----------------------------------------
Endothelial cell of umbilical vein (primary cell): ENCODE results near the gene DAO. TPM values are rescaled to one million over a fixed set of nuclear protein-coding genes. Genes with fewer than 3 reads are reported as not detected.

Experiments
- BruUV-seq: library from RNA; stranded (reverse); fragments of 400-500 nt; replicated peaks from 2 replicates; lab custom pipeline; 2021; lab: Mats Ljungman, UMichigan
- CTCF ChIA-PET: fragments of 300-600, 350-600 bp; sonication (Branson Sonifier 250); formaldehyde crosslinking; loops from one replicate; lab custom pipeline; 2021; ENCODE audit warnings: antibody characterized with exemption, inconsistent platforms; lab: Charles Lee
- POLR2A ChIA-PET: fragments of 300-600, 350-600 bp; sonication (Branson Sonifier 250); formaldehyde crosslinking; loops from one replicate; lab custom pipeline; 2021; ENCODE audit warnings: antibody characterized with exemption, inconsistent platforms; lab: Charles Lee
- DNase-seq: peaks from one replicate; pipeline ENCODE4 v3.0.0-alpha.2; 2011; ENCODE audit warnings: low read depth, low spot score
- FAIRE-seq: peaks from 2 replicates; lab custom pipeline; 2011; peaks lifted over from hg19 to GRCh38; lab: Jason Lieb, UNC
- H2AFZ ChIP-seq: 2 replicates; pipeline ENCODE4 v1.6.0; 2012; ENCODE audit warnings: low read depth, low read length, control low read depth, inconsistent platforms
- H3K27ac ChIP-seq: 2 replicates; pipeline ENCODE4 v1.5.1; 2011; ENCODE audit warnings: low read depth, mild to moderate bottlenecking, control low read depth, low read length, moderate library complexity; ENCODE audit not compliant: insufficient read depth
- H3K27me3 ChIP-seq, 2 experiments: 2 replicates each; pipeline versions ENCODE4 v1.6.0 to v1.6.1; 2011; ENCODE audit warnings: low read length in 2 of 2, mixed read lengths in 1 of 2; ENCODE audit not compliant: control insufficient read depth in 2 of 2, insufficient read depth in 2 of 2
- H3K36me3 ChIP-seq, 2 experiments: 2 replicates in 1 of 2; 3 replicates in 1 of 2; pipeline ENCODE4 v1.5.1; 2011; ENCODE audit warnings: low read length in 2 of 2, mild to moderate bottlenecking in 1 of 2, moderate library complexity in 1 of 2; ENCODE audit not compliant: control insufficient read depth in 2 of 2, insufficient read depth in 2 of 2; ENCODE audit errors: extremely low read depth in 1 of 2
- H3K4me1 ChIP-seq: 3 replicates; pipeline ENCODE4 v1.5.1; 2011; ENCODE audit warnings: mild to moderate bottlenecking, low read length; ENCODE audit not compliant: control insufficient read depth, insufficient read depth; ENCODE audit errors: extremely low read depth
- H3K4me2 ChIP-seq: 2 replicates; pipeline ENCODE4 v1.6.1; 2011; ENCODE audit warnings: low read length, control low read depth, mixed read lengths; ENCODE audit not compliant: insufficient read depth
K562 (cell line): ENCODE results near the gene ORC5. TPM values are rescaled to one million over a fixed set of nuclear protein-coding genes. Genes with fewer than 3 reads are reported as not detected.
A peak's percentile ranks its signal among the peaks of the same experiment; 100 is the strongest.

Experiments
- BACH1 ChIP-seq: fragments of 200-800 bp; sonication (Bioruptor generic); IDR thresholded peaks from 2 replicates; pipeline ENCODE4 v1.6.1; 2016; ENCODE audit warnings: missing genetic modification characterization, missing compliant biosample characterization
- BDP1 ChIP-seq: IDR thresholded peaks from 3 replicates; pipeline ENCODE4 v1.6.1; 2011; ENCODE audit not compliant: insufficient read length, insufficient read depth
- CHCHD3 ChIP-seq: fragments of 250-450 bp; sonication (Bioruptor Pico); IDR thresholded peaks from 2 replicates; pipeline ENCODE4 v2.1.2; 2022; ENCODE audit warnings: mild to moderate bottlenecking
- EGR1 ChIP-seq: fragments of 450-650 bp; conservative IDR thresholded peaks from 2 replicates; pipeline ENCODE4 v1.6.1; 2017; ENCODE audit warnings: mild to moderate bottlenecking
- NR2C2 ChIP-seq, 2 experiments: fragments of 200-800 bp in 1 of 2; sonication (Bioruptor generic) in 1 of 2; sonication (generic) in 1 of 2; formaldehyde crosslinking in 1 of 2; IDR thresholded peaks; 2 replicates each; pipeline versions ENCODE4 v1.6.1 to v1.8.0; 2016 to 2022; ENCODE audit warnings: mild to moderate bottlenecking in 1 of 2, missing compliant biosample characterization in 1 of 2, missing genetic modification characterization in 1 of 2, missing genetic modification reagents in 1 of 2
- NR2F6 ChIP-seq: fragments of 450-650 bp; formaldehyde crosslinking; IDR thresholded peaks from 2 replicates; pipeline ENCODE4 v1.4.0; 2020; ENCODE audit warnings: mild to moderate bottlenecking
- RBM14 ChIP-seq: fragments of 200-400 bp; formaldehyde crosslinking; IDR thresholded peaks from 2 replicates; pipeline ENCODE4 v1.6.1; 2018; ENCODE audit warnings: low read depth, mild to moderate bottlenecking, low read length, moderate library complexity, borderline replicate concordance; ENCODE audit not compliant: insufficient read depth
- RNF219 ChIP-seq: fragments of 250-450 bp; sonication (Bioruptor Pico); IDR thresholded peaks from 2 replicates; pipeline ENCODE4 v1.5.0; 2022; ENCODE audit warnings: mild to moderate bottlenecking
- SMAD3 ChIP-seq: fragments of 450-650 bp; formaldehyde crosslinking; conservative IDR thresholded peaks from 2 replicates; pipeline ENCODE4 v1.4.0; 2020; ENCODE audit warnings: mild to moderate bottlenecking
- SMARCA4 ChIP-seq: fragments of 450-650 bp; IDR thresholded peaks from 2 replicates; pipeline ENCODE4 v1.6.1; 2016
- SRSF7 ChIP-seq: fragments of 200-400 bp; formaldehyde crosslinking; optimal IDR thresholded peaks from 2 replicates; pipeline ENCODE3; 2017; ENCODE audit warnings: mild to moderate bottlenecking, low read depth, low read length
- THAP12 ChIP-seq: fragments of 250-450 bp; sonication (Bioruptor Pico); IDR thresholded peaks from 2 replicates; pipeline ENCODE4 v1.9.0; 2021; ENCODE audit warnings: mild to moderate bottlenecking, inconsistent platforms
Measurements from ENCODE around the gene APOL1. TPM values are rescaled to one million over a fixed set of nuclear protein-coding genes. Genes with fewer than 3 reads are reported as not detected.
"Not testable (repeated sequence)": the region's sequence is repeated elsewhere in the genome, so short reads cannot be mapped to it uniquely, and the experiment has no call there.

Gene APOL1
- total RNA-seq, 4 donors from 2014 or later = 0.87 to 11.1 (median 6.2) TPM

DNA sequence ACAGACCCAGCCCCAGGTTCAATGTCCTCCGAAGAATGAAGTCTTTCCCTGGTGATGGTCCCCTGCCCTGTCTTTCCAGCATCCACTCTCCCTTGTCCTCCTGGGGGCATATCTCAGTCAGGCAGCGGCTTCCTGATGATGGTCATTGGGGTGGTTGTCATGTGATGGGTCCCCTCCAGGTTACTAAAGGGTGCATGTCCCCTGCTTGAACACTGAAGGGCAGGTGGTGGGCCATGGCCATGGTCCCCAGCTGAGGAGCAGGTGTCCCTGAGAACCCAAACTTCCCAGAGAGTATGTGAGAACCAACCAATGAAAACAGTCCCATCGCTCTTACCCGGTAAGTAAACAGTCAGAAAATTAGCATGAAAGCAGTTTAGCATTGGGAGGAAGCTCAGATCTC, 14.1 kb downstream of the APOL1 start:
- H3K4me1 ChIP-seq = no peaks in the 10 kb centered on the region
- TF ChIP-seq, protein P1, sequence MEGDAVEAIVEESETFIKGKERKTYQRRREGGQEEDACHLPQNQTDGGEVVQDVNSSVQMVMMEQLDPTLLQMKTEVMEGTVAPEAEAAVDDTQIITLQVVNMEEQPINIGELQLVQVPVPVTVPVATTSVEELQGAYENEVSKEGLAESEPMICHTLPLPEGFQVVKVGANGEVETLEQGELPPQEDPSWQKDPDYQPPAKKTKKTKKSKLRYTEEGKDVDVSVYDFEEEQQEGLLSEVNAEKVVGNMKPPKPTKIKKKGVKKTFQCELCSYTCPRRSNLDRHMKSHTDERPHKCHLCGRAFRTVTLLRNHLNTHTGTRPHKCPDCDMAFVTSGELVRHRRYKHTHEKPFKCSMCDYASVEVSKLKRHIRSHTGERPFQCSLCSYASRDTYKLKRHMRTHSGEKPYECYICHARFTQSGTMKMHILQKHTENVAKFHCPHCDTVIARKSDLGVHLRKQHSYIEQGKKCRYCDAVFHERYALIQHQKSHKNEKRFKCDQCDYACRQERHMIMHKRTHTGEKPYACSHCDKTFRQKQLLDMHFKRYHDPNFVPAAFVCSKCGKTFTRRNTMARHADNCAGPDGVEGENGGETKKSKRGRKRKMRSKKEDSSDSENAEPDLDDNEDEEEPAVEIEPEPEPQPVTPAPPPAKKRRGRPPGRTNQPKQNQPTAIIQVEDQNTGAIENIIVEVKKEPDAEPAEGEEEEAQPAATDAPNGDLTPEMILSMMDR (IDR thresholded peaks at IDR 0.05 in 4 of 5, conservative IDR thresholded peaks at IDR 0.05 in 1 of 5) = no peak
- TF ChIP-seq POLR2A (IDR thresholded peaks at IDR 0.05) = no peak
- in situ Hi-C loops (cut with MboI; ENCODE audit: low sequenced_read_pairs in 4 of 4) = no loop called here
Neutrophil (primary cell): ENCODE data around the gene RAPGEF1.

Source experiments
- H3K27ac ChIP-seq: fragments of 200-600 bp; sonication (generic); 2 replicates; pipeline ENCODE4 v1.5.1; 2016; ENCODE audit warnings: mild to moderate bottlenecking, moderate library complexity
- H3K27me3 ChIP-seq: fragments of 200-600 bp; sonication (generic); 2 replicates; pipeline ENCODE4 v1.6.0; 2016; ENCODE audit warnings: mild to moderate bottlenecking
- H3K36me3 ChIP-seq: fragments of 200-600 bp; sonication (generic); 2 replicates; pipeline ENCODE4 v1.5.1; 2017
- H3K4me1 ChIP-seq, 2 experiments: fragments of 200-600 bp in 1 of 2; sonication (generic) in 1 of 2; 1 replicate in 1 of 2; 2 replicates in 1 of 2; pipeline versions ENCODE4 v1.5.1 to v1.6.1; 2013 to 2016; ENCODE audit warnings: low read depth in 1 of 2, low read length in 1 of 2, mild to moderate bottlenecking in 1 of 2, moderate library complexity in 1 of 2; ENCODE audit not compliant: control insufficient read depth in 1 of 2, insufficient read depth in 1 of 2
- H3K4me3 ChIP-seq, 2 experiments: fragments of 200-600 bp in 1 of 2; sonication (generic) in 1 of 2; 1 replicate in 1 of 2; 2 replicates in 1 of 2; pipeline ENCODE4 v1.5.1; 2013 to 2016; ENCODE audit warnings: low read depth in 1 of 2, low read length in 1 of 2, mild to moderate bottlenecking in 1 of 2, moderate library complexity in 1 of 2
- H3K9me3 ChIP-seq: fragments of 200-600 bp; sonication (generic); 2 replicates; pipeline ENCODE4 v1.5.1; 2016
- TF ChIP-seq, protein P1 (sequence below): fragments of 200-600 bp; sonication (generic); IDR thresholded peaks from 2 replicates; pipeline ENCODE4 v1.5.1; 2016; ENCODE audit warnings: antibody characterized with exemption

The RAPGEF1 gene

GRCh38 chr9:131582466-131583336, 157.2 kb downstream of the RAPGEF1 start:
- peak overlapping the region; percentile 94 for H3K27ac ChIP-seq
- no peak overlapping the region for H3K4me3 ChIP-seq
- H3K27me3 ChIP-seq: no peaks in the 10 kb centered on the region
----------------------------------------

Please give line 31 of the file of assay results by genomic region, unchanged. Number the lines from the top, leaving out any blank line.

Gene APOL1